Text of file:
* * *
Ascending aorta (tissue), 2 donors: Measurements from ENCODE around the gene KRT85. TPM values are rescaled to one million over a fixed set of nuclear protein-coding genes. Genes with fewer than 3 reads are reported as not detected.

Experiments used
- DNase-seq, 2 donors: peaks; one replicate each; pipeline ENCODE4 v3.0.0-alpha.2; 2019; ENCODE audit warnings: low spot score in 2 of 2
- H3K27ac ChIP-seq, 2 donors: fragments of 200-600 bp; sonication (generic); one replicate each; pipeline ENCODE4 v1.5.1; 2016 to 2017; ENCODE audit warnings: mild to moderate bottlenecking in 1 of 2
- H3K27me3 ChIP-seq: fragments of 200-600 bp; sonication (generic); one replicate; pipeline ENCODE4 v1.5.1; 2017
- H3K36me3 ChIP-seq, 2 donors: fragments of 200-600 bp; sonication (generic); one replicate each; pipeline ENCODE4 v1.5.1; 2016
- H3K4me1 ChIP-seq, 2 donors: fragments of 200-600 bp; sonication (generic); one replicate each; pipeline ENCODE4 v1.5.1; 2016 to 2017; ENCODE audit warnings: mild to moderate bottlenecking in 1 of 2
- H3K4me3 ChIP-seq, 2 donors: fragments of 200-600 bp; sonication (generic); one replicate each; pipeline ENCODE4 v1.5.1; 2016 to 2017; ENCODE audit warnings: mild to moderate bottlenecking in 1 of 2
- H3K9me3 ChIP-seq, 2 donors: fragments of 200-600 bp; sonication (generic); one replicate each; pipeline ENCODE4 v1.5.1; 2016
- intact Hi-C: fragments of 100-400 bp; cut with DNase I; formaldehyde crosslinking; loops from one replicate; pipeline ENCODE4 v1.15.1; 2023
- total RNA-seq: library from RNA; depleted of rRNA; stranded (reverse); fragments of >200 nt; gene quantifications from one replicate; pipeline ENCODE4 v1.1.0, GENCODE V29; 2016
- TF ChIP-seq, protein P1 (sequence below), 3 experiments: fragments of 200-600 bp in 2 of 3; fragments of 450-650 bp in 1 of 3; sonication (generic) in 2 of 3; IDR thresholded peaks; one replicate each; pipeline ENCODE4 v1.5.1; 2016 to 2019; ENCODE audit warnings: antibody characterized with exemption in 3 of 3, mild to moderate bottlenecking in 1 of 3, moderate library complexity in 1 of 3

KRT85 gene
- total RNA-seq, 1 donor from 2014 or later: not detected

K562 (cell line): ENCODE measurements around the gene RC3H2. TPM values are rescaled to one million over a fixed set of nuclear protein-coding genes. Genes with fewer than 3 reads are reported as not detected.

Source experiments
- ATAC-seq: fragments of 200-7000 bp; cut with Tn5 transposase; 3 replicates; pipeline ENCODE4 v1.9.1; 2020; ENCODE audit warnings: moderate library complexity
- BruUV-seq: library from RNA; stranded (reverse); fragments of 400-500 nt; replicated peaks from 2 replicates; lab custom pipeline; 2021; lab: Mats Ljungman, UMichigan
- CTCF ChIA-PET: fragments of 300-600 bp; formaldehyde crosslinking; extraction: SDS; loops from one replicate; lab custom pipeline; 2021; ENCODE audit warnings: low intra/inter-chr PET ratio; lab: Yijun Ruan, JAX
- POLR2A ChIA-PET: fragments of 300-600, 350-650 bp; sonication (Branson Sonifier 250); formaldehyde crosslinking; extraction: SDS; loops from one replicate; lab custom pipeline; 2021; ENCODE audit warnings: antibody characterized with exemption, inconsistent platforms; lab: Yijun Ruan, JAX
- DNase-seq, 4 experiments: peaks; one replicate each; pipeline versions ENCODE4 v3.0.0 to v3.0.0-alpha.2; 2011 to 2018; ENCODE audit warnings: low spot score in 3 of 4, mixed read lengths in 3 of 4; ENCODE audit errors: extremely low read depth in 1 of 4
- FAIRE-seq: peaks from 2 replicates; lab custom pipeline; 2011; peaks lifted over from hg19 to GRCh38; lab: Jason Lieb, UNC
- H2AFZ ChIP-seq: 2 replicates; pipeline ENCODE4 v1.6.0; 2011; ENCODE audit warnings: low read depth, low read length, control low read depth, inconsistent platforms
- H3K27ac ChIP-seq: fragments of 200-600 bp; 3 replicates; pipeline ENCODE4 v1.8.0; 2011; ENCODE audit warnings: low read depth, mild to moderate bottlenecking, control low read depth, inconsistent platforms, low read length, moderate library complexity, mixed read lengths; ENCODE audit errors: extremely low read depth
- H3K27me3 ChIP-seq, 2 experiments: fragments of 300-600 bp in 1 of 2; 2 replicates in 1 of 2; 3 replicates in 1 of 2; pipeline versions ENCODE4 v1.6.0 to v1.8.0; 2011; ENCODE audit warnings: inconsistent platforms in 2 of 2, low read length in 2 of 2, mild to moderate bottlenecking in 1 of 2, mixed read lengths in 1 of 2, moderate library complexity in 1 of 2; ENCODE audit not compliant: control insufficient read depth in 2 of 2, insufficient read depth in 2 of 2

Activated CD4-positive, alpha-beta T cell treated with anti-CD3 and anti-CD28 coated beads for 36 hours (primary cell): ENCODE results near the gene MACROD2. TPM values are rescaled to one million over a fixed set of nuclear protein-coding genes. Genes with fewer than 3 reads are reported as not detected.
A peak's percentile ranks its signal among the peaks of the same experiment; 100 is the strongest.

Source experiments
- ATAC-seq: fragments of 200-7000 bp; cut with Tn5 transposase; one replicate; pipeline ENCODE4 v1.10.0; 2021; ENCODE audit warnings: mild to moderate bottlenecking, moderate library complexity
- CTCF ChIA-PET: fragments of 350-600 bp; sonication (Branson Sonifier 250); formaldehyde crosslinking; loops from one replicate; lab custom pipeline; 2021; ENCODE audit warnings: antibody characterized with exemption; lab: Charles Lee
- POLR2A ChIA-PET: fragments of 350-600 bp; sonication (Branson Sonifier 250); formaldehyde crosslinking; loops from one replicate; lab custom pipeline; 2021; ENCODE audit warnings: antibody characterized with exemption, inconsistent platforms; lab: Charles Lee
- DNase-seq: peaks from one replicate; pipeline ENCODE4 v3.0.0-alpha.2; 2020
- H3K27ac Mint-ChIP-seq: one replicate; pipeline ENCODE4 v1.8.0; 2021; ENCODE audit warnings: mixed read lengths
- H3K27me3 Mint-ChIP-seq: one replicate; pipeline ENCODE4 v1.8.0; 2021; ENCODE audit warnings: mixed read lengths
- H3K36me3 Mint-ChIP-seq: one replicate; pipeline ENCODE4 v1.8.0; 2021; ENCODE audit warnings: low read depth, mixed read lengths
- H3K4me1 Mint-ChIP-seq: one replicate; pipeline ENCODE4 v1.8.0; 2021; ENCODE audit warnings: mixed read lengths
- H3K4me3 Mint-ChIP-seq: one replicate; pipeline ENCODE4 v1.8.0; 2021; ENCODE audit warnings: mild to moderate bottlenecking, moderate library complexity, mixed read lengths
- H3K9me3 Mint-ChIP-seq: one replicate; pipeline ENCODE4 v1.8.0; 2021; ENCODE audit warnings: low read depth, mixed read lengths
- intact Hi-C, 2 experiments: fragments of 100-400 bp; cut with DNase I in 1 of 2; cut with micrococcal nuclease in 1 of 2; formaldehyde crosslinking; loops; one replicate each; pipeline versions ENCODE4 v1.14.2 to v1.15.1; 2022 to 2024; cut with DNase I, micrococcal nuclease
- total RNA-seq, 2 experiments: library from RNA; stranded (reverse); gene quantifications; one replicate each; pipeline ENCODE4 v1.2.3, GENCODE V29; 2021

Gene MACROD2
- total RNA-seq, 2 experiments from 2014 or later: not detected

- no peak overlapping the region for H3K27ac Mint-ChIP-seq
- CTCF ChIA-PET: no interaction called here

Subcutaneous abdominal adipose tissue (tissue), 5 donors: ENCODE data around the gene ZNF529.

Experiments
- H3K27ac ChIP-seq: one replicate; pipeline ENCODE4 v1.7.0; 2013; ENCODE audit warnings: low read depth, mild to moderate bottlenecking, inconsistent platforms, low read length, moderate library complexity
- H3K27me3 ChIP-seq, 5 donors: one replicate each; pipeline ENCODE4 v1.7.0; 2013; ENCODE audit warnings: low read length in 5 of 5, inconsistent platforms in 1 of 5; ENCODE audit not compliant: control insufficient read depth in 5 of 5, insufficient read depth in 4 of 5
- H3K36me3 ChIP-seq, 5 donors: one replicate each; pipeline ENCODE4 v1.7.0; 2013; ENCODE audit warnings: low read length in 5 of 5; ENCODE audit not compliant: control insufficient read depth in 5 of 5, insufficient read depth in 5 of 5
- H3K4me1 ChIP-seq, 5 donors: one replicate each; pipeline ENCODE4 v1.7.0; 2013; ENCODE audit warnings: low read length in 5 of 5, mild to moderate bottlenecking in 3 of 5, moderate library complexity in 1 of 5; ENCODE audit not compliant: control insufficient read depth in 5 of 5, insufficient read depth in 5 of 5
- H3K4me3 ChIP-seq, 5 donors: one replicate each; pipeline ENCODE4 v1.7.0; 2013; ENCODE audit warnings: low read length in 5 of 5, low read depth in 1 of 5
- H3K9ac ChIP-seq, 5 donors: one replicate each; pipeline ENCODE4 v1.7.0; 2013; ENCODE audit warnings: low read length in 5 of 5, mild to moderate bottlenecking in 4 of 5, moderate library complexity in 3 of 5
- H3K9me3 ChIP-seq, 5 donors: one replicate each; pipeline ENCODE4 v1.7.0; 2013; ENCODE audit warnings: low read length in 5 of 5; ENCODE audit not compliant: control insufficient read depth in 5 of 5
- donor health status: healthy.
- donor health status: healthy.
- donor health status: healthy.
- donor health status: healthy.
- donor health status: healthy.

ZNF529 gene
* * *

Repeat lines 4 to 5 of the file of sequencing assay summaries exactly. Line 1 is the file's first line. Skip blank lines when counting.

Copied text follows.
- H3K27ac ChIP-seq, 2 donors: fragments of 200-600 bp; sonication (generic); one replicate each; pipeline ENCODE4 v1.5.1; 2016 to 2017; ENCODE audit warnings: mild to moderate bottlenecking in 1 of 2
- H3K27me3 ChIP-seq: fragments of 200-600 bp; sonication (generic); one replicate; pipeline ENCODE4 v1.5.1; 2017